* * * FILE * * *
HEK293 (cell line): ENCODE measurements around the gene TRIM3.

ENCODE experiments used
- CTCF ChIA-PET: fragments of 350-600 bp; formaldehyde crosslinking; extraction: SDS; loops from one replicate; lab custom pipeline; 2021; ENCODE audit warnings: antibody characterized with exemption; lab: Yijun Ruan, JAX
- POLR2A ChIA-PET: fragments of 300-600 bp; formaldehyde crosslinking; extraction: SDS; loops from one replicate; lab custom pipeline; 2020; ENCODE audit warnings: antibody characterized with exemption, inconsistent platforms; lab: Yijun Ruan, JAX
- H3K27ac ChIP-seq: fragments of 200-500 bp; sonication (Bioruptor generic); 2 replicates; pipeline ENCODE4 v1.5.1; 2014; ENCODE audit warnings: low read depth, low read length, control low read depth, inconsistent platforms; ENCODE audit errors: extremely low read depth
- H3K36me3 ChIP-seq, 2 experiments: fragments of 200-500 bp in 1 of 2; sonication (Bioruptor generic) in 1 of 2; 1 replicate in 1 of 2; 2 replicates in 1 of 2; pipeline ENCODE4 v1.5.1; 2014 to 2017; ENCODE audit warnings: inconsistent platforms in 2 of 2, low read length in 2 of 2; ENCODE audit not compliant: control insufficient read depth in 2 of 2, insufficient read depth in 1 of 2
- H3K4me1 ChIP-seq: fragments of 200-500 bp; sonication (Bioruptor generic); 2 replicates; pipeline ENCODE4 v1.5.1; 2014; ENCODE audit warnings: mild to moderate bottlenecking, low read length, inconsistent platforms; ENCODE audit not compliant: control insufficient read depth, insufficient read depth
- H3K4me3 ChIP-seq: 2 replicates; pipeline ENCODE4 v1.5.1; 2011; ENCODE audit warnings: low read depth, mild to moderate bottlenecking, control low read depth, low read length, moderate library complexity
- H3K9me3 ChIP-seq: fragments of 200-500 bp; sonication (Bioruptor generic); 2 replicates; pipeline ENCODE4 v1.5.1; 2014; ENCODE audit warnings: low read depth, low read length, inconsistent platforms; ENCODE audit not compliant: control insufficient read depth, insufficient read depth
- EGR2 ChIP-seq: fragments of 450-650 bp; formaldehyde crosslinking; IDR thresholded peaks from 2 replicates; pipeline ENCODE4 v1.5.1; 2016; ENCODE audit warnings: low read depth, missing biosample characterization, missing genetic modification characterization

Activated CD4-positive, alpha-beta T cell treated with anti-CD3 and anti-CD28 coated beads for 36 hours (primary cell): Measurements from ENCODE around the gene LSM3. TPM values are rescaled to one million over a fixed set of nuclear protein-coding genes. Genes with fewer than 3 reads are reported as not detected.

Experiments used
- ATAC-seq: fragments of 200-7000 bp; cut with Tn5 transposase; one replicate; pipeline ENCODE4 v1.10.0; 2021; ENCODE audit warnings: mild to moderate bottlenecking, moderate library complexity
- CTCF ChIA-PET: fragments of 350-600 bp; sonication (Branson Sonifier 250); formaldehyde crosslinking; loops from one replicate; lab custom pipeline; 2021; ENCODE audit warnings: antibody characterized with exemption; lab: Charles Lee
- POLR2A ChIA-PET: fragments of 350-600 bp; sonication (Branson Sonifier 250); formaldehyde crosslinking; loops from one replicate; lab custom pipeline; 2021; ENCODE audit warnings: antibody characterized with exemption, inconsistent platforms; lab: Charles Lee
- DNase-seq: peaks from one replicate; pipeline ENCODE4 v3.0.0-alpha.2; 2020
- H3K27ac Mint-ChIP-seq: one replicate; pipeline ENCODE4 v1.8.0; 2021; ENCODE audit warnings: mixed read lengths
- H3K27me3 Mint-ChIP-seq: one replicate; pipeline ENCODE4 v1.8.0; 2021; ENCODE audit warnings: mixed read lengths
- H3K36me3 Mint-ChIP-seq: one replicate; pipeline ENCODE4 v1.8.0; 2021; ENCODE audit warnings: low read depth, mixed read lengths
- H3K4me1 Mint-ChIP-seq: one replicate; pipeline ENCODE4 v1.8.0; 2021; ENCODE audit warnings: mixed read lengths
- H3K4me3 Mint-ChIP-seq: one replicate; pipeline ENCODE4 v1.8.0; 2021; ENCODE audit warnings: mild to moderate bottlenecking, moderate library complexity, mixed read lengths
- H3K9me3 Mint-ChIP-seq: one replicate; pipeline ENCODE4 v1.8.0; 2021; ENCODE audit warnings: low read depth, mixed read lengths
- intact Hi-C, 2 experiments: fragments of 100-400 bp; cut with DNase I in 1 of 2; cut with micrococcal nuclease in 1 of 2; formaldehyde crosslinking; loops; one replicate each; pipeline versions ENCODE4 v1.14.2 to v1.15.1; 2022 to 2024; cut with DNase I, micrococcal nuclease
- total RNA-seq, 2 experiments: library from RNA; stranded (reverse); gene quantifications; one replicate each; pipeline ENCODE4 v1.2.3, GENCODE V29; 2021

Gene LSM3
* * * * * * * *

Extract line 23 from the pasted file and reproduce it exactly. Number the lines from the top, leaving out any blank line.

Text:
- intact Hi-C, 2 experiments: fragments of 100-400 bp; cut with DNase I in 1 of 2; cut with micrococcal nuclease in 1 of 2; formaldehyde crosslinking; loops; one replicate each; pipeline versions ENCODE4 v1.14.2 to v1.15.1; 2022 to 2024; cut with DNase I, micrococcal nuclease